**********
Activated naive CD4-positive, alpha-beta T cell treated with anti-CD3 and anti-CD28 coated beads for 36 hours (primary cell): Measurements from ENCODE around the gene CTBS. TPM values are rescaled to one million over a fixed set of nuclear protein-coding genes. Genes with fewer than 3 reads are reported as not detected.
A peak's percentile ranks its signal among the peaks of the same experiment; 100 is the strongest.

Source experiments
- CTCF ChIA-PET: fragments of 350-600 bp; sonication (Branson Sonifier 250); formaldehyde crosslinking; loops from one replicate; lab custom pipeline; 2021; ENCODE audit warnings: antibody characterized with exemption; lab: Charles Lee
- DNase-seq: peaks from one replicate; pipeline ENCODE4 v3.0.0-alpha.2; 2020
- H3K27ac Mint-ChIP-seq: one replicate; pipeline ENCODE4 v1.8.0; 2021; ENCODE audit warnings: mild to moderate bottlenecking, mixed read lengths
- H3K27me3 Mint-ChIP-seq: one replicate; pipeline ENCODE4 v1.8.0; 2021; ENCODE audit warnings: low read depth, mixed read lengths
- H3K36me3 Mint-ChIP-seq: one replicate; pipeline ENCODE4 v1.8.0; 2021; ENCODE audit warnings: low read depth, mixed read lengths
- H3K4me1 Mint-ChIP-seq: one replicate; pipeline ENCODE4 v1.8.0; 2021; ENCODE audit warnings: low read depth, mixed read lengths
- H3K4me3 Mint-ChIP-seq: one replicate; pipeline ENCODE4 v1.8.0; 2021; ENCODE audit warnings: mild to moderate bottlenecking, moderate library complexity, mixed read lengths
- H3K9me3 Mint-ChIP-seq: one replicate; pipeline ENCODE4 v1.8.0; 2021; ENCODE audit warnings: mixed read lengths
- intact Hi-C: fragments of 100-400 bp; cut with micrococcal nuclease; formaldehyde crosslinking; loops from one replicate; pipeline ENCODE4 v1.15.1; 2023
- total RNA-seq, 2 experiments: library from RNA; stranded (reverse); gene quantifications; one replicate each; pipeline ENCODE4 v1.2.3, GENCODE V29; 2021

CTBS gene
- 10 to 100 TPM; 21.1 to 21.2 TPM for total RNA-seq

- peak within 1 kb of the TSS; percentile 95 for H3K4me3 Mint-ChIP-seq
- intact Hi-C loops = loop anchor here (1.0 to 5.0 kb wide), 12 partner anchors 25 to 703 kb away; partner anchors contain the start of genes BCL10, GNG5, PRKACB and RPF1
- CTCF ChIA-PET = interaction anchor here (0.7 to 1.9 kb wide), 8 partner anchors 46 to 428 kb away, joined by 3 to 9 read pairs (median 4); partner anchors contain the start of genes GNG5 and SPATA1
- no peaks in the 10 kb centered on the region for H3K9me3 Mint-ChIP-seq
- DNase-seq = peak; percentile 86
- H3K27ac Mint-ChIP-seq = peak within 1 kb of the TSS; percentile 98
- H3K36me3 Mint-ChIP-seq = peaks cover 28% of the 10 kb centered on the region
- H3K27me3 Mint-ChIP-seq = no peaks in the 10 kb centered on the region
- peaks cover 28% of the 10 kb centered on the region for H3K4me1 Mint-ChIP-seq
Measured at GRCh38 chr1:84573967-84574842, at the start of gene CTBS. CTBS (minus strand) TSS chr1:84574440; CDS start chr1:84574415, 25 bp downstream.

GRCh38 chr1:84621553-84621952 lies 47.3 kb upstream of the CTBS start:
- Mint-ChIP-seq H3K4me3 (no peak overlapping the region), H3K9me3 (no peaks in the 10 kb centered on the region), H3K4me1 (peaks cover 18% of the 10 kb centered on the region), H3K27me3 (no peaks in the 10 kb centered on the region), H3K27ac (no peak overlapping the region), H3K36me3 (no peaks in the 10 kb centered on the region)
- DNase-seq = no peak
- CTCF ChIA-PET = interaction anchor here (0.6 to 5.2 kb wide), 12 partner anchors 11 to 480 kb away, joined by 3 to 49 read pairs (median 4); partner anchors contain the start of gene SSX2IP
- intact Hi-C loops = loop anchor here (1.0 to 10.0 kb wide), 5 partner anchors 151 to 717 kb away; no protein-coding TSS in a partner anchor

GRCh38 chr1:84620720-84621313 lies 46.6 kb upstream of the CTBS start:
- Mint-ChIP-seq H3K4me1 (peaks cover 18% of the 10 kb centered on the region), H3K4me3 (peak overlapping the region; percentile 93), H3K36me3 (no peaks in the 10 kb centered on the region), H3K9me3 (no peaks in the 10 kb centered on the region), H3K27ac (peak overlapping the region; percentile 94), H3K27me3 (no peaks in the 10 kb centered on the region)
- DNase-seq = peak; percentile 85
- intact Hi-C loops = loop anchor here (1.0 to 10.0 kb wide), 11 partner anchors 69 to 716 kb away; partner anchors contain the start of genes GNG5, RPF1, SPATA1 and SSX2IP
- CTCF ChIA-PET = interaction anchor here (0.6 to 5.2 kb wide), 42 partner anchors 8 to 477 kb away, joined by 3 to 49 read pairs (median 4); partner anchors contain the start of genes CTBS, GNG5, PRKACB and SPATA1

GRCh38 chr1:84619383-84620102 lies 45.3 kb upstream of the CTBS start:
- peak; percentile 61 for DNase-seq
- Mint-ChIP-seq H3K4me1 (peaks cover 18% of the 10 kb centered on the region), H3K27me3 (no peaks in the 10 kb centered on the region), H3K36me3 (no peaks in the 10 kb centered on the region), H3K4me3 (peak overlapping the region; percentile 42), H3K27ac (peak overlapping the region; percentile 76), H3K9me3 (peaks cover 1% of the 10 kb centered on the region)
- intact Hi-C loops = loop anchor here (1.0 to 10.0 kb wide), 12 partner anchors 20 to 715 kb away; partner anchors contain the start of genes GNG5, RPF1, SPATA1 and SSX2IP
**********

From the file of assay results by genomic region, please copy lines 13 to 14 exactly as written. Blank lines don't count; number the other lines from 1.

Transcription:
- total RNA-seq, 2 experiments: library from RNA; stranded (reverse); gene quantifications; one replicate each; pipeline ENCODE4 v1.2.3, GENCODE V29; 2021

CTBS gene